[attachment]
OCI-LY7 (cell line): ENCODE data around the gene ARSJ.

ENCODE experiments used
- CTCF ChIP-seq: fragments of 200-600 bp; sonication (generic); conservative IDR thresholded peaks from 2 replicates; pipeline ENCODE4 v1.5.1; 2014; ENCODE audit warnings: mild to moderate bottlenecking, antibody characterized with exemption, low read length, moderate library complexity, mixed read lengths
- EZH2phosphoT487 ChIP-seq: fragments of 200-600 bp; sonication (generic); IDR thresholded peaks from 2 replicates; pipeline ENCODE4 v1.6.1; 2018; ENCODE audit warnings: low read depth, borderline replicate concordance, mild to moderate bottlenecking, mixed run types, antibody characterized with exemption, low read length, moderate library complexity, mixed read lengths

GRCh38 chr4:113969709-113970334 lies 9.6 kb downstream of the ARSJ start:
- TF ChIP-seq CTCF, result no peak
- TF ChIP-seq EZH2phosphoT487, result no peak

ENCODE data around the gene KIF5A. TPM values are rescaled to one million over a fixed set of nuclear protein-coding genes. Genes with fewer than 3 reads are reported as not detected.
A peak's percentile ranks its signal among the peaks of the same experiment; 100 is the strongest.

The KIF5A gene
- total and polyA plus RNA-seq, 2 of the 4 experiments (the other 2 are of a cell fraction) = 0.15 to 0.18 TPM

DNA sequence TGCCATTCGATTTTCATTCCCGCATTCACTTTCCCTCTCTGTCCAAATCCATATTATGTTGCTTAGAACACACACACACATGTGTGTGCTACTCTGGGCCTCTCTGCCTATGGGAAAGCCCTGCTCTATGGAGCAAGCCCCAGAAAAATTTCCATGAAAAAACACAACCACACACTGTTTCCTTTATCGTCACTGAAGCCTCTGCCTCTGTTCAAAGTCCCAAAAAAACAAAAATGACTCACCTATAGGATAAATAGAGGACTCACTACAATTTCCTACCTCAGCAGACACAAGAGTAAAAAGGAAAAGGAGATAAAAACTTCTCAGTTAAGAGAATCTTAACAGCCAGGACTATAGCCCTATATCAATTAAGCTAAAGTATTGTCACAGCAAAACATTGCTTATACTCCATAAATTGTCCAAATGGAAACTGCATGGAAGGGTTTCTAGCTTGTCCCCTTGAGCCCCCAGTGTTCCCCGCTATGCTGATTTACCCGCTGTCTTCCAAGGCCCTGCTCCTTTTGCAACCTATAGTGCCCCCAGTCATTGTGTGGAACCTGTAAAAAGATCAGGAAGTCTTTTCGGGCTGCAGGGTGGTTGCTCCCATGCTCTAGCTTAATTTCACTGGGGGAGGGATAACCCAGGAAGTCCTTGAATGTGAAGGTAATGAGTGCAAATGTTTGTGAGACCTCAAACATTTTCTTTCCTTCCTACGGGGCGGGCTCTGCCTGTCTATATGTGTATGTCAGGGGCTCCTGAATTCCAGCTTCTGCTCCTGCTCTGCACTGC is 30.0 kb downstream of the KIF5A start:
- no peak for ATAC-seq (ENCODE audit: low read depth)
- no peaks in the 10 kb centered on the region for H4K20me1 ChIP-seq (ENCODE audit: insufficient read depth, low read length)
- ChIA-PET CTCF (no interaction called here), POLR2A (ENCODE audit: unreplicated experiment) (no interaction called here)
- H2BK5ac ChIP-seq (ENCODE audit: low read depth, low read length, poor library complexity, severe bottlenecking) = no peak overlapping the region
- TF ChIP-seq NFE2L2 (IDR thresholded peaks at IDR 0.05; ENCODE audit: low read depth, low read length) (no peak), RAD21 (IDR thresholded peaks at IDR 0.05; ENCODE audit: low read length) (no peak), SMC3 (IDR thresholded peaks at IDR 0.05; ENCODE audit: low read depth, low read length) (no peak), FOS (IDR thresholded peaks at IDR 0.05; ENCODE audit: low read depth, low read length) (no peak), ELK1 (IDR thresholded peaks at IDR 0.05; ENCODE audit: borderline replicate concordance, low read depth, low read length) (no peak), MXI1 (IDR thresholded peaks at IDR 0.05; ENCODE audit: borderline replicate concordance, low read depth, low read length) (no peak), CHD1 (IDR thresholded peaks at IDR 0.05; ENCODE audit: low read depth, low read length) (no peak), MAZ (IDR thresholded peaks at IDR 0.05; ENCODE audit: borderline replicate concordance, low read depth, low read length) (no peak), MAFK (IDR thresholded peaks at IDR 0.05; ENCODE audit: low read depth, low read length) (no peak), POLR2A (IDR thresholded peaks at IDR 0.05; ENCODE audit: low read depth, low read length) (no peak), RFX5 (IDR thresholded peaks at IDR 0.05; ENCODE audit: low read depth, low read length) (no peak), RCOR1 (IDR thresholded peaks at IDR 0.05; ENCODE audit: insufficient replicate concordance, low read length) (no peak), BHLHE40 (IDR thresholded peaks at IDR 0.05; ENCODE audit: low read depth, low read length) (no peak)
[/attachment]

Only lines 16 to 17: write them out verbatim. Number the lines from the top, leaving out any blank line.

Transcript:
- H2BK5ac ChIP-seq (ENCODE audit: low read depth, low read length, poor library complexity, severe bottlenecking) = no peak overlapping the region
- TF ChIP-seq NFE2L2 (IDR thresholded peaks at IDR 0.05; ENCODE audit: low read depth, low read length) (no peak), RAD21 (IDR thresholded peaks at IDR 0.05; ENCODE audit: low read length) (no peak), SMC3 (IDR thresholded peaks at IDR 0.05; ENCODE audit: low read depth, low read length) (no peak), FOS (IDR thresholded peaks at IDR 0.05; ENCODE audit: low read depth, low read length) (no peak), ELK1 (IDR thresholded peaks at IDR 0.05; ENCODE audit: borderline replicate concordance, low read depth, low read length) (no peak), MXI1 (IDR thresholded peaks at IDR 0.05; ENCODE audit: borderline replicate concordance, low read depth, low read length) (no peak), CHD1 (IDR thresholded peaks at IDR 0.05; ENCODE audit: low read depth, low read length) (no peak), MAZ (IDR thresholded peaks at IDR 0.05; ENCODE audit: borderline replicate concordance, low read depth, low read length) (no peak), MAFK (IDR thresholded peaks at IDR 0.05; ENCODE audit: low read depth, low read length) (no peak), POLR2A (IDR thresholded peaks at IDR 0.05; ENCODE audit: low read depth, low read length) (no peak), RFX5 (IDR thresholded peaks at IDR 0.05; ENCODE audit: low read depth, low read length) (no peak), RCOR1 (IDR thresholded peaks at IDR 0.05; ENCODE audit: insufficient replicate concordance, low read length) (no peak), BHLHE40 (IDR thresholded peaks at IDR 0.05; ENCODE audit: low read depth, low read length) (no peak)